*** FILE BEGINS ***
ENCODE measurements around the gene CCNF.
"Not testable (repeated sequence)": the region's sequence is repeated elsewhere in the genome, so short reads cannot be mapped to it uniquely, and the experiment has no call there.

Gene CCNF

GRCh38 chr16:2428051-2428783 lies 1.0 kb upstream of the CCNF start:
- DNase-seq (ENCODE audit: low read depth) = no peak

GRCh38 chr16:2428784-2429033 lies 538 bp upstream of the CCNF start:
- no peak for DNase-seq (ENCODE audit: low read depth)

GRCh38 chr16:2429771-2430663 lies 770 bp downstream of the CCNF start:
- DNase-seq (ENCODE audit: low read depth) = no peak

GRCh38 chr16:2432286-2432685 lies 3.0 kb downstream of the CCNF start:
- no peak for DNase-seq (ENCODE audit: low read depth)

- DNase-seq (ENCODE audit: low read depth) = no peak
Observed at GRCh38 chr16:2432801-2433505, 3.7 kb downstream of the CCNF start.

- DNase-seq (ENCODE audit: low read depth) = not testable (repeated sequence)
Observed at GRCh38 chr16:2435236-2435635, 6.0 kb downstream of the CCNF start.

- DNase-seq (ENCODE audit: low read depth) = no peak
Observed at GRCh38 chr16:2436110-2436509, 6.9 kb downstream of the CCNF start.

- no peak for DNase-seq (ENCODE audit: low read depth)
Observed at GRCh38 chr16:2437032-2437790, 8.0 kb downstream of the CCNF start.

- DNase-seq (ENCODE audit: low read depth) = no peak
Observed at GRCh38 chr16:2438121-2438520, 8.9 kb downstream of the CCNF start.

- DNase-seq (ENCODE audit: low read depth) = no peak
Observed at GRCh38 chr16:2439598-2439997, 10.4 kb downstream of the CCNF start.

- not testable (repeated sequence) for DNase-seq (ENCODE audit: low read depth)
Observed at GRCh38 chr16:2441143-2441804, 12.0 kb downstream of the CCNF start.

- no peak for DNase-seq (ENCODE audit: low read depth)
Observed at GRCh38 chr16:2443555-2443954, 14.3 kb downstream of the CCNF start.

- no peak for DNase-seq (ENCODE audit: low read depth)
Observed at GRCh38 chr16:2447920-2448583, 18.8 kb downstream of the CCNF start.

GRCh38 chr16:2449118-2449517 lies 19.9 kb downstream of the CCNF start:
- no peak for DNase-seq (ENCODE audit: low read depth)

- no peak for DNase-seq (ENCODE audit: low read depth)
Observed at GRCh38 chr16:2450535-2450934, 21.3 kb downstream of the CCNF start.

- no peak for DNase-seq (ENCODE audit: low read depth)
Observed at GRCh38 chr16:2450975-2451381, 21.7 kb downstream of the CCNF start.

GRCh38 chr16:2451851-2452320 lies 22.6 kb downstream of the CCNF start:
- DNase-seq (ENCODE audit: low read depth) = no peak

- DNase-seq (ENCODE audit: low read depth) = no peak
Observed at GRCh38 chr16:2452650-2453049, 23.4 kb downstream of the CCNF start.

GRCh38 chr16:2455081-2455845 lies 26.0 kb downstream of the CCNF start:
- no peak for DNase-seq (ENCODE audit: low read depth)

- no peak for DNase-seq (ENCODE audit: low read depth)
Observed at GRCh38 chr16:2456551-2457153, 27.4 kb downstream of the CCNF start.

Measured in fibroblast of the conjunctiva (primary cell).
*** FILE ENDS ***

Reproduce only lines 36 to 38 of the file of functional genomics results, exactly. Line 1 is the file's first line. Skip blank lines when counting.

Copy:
GRCh38 chr16:2451851-2452320 lies 22.6 kb downstream of the CCNF start:
- DNase-seq (ENCODE audit: low read depth) = no peak

- DNase-seq (ENCODE audit: low read depth) = no peak